Brave New World is Aldous Huxley's most influential novel. It presents a dystopian depiction of the state of the world in the distant future. Many credit the bold scope of his vision with popularizing interest in scientific study. In an age of genetic engineering and virtual reality, Harold Bloom suggests in his introduction that the work is at once threadbare and more relevant than ever. This new edition of critical excerpts also includes an annotated bibliography of Huxley's works and an index for easy reference.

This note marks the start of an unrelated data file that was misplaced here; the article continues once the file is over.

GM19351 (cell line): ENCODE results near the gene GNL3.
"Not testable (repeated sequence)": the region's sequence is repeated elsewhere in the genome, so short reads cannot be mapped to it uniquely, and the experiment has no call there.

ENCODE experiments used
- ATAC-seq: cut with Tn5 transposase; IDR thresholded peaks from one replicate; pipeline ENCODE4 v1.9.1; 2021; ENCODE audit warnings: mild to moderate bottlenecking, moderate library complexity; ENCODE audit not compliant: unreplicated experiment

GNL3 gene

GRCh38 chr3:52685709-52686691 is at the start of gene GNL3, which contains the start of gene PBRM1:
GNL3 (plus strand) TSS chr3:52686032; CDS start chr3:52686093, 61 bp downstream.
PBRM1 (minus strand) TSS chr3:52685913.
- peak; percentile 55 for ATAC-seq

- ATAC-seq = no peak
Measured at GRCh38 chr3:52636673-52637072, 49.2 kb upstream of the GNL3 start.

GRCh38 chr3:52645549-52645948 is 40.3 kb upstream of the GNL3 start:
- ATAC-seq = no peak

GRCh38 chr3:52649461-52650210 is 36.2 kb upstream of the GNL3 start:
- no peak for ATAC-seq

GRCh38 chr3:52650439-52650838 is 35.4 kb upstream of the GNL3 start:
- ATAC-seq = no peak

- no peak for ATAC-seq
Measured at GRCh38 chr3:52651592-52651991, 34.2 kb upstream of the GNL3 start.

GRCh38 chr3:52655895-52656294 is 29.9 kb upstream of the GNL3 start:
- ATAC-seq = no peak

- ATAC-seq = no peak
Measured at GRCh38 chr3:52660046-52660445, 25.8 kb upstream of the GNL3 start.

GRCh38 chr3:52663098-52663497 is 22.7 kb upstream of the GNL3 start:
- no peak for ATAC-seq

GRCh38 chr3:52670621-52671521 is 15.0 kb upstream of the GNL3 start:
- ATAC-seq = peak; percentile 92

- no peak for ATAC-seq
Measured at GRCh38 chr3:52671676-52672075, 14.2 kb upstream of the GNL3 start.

Introduction Biographical Sketch The Story Behind the Story List of Characters Summary and Analysis Critical Views - Rudolf B. Schmerl on Creating Fantasy - Cristie L. March on the Place of Women in Brave New World - Robert L. Mack on Elements of Parody in Brave New World - Cass R. Sunstein on Huxley and George Orwell's Contrasting Views of Love and Sex - Richard A. Posner on the Novel's Distortion of Contemporary Society - Carey Snyder on Huxley's and D.H. Lawrence's Use of the Past - John Coughlin on Brave New World and Ralph Ellison's Invisible Man - David Garrett Izzo on the Novel's Influence and Meaning - Coleman Carroll Myron on Escape Routes in the Novel - Scott Peller on "Fordism" in Brave New World Works by Aldous Huxley Annotated Bibliography Contributors Acknowledgments Index